#1 Hattie in a nutshell

A recent study in a UK school asked students to use their mobile phones to capture images of classroom teachers when they felt they were learning effectively, and to note what was helping them learn. The Principal of the school used this data to identify effective teaching practices amongst staff and to facilitate PD sessions on equipping all teachers to be effective for their students.

Does this scare us or excite us as educators?

Check this  link on what helps students learn..strangely from students (n.b most of their comments are actually backed by research as having positive effects on student learning)

What matters to students in effectively learning in your classroom?

Interestingly, later blogs will connect this to evidence based research connecting teacher-student rapport with high student achievement.

Also – consider what we would like in a teacher…this list is pretty spot on.

These blogs will present some of the concepts of John Hatties “Visible Learning for Teachers” (2012) into a bite sized, palatable form.

Have a read, comment and engage with some highly relevant research to our profession.

John Hattie … so why the hype. (Read this: http://www.amazon.com/Visible-Learning-Teachers-Maximizing-Impact/dp/0415690153 and you can answer it yourself!)

Read this quote from Hattie and ponder:

The mistake I was making was seeing feedback as something teachers provided to students—they typically did not, although they made claims that they did it all the time, and most of the feedback they did provide was social and behavioral. It was only when I discovered that feedback was most powerful when it is from the student to the teacher that I started to understand it better. When teachers seek, or at least are open to, feedback from students as to what students know, what they understand, where they make errors, when they have misconceptions, when they are not engaged—then teaching and learning can be synchronized and powerful. Feedback to teachers helps make learning visible.

Hattie, 2009; 173

His big ideas are as follows:

1. Everything works

Almost every common sense intervention attempted in education has had a slightly positive impact on student learning (they have been a few clunkers though). Therefore, ‘working’ is not the condition on which we try an theory or intervention in class. Rather, the size of the effect is a superior measure.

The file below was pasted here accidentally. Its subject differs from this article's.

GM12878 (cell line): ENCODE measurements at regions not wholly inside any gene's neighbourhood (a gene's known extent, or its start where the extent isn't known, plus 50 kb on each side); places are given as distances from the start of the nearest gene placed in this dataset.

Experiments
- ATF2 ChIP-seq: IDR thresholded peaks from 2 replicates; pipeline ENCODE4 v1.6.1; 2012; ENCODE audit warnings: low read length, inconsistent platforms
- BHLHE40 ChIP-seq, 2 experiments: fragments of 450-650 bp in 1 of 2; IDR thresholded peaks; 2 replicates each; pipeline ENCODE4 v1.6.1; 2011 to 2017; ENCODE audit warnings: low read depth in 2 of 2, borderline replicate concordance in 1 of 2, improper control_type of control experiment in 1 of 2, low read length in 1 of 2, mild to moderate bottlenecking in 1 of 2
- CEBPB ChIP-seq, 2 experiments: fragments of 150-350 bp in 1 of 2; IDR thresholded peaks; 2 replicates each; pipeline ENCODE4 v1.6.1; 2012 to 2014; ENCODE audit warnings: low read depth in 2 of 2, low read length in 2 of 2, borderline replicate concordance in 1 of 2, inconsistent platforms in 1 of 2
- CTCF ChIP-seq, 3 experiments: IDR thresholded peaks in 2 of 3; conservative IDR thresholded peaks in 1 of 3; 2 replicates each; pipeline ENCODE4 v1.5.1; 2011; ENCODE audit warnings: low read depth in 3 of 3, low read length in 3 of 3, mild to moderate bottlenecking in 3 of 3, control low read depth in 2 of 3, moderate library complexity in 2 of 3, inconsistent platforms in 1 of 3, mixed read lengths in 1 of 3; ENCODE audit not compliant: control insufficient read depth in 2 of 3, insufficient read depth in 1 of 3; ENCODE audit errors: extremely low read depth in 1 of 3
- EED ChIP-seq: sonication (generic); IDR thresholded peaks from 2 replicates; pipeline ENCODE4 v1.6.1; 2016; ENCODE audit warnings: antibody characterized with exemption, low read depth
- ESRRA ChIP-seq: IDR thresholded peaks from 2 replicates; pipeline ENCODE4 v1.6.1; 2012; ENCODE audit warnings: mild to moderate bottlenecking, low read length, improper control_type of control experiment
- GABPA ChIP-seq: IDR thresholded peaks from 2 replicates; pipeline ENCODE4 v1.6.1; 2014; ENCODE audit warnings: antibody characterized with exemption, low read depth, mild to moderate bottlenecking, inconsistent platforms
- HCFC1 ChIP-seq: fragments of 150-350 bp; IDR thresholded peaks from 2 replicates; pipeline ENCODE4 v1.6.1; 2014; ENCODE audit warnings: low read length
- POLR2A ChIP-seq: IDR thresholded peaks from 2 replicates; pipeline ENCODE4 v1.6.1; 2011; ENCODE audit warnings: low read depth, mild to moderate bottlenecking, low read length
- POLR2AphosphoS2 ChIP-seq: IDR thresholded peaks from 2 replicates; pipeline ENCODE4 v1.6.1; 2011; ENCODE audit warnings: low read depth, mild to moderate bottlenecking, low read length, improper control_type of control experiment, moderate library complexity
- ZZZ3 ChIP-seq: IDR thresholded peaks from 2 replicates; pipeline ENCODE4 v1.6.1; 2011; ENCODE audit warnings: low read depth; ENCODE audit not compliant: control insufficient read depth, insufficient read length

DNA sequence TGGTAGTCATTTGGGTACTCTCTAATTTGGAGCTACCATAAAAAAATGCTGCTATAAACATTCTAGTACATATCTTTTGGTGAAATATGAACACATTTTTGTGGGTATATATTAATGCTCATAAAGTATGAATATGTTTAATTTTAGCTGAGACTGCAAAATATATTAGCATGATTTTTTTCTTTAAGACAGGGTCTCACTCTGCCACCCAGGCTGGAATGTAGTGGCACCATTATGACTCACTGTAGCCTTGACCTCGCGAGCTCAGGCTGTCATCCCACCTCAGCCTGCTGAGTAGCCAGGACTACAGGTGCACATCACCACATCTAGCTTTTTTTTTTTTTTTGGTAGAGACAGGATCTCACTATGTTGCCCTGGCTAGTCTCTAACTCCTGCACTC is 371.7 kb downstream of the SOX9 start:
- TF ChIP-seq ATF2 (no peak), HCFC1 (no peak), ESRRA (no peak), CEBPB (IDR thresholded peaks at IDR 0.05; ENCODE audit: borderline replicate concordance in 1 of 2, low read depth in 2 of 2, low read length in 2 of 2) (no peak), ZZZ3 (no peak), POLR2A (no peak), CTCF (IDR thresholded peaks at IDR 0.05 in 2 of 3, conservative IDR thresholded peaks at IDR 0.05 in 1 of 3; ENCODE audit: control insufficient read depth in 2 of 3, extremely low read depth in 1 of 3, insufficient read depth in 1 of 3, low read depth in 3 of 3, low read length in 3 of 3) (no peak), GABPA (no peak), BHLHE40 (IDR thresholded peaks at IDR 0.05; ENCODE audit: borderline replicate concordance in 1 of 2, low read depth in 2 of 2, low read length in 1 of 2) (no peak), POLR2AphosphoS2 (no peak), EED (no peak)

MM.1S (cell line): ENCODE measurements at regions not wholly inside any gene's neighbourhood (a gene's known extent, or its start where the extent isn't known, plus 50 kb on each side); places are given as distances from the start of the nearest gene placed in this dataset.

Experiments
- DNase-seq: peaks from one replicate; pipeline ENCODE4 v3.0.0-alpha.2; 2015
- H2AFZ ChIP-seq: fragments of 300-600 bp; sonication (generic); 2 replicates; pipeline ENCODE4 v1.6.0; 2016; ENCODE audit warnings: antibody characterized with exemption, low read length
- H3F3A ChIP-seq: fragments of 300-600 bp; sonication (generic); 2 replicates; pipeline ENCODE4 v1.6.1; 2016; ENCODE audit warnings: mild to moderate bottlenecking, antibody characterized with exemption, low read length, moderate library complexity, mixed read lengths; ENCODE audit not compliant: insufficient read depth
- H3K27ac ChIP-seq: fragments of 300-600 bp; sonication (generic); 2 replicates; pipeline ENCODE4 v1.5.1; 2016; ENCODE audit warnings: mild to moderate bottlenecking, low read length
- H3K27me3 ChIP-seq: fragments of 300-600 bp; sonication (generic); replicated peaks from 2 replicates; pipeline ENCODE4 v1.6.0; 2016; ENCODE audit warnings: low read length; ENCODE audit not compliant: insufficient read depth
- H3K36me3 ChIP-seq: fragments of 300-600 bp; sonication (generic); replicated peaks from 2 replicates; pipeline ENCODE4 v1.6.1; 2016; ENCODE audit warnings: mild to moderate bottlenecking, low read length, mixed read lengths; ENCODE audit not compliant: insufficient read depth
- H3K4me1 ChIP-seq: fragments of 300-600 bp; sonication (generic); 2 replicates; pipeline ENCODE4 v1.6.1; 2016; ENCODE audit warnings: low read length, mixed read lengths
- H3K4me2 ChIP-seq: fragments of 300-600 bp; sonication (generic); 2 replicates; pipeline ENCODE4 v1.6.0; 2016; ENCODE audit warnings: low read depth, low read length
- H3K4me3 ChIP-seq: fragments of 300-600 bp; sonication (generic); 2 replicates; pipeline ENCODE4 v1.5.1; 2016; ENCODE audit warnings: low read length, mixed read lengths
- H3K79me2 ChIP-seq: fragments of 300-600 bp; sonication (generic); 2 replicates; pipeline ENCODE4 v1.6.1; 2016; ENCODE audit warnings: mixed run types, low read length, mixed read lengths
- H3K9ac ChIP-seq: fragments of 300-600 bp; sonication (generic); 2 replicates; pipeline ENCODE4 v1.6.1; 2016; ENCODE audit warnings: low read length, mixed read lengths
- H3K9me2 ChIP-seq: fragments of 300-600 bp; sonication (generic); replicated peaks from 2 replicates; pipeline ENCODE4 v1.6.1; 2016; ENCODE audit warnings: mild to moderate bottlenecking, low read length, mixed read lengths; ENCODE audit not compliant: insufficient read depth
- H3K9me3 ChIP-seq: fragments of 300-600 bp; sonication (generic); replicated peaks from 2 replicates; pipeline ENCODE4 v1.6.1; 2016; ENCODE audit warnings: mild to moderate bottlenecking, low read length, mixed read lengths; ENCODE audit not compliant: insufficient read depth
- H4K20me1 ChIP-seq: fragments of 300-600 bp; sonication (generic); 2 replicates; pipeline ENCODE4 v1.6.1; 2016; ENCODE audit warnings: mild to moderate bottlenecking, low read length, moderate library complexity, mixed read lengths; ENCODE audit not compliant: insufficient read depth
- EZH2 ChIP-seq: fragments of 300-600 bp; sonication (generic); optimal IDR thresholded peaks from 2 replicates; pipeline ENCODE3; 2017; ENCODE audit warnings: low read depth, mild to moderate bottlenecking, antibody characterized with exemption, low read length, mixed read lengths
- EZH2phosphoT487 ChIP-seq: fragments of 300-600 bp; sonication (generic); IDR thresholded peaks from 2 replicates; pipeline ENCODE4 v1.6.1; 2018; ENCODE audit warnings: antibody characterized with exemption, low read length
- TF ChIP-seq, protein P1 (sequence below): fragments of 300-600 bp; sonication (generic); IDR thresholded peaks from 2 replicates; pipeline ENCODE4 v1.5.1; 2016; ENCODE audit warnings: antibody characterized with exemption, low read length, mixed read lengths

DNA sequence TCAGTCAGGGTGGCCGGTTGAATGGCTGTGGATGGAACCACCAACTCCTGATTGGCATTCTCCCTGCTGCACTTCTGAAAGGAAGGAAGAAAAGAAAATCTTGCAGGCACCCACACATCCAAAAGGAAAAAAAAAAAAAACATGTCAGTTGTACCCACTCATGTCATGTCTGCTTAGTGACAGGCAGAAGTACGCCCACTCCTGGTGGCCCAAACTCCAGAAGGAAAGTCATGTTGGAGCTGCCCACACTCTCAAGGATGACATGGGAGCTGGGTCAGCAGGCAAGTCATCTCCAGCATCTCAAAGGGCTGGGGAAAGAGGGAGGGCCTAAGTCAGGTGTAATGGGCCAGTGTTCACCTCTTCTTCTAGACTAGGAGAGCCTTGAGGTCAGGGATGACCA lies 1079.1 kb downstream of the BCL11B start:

2. Some things consistently work better.

Using a 0.4 effect size (his represents normal academic growth in a given year of life), lets look beyond the 0.4 ceiling to see what has the greater effects on student learning (n.b many are teacher driven).

The ‘Table’ – but be warned ! (This is not a simple input:output process…its more complex, biological and relational…this will come in future posts).

The data indicates that teachers still have the significant impact on affecting student learning in the classroom. This is both encouraging and challenging.

3. Try the things that work better + talk to other teachers + students about teaching and learning  = Visible Learning

Try the things that work (evidence based). Measure the results. Adapt if necessary and continue the process. Add a healthy dose of ‘talking’ about teaching and learning (i.e make it visible) and the positive effects will roll on in

Dare you ideas:

1. Ask your class to fill out an anonymous survey. What do I do that helps you learn? What do I do that hinders your learning?

2. Check out Jesus. I read that desired qualities of a teacher list and see Jesus in all of those adjectives. Do we put on a ‘teacher’ role that is far from this ideal?

3. Stop teaching only in our personal preferred style. What do students need? How adaptive and reflective are we as teachers? How is 2012 different to 2011?

Let me know how you go…always keen to learn + grow and listen.




2 thoughts on “#1 Hattie in a nutshell

  1. Thanks Rob for putting all of that into a nutshell. It was really interesting to read.

    Yes, how important teachers’ ‘personality/character’ traits are, keeps on being reinforced doesn’t it. Maybe instead of principals sending their teachers to professional development conferences, we should be sent to quiet, tranquil ‘retreats’ where we have time and space to reflect on what kind of people we are as teachers?! Seriously, that may actually be more effective!

    It’s great that you’re doing a blog. For some reason, I can’t stop thinking about teaching at the moment, and I’m not even being paid for it!!:) So, while I’m riding this huge wave of reflection, your food for thought is much appreciated.

  2. Hi Michelle,

    Teacher-student rapport is not only central to Christian education, it actually creates improved learning outcomes – evidenced from research…so yup, that 5 minute chat to a student about life, the interest in the person and not just the ‘student’, being authentic …etc… all matter educationally (and of course spiritually).

    You are right about being reflective as teachers…we need to be ‘mirror’ seekers of our teaching practice…from colleagues, students and our own personal study..I firmly believe this (however, its not always easy as its confronting).

    As I contemplate student feedback I am very aware that education is the one area of the working world that often ignores the opinions of its ‘consumers’ ,or better expressed, the users of its created system. Its odd.

    Great to hear you are engaging with big thoughts about our profession and calling. I think this is the process that all Christian teachers are called to embark upon.

    Kind regards,


    p.s thanks for commenting ; )

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